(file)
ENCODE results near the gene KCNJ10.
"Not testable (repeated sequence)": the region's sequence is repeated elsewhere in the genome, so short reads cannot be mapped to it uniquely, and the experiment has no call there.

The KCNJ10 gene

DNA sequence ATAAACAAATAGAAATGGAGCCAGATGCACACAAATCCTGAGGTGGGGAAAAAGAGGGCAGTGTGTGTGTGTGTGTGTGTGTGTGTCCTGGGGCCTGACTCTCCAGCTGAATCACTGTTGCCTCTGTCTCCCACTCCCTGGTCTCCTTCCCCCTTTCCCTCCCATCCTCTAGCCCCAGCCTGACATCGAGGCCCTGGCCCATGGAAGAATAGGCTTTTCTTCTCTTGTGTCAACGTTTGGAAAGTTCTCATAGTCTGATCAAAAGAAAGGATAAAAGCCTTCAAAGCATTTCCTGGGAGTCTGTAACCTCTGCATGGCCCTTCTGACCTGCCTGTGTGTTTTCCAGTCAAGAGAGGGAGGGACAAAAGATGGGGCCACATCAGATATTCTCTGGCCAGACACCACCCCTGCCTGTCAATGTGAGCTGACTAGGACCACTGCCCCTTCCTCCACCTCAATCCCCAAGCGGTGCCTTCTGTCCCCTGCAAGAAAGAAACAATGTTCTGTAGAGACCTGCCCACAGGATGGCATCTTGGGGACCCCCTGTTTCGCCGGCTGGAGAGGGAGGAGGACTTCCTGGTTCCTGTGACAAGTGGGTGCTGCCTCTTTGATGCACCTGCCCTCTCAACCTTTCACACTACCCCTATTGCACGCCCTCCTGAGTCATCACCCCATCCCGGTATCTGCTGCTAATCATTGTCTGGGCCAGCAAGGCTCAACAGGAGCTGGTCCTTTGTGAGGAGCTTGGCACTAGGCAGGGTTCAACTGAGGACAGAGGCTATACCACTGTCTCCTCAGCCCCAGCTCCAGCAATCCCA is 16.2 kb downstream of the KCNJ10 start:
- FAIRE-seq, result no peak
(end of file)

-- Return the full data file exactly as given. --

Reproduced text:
ENCODE results near the gene KCNJ10.
"Not testable (repeated sequence)": the region's sequence is repeated elsewhere in the genome, so short reads cannot be mapped to it uniquely, and the experiment has no call there.

The KCNJ10 gene

DNA sequence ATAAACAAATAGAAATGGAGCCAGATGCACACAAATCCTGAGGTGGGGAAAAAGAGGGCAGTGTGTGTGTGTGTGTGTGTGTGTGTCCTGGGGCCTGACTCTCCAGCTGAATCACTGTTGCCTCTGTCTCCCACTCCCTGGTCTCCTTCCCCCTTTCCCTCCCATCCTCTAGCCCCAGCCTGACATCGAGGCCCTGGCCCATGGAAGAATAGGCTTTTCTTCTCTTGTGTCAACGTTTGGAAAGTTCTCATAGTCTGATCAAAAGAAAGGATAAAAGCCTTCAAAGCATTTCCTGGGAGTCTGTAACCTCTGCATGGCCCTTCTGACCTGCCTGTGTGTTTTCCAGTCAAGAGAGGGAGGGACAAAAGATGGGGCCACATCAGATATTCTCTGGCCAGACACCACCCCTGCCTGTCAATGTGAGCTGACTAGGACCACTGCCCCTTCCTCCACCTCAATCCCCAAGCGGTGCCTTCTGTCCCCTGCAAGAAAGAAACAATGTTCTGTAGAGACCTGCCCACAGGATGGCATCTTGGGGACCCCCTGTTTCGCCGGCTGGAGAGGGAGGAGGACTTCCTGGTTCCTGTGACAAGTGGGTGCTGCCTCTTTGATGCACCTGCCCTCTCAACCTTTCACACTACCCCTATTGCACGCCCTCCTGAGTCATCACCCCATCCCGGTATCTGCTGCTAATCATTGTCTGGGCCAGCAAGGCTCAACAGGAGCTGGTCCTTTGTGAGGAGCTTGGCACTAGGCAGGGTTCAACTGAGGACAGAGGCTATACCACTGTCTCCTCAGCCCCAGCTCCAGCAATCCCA is 16.2 kb downstream of the KCNJ10 start:
- FAIRE-seq, result no peak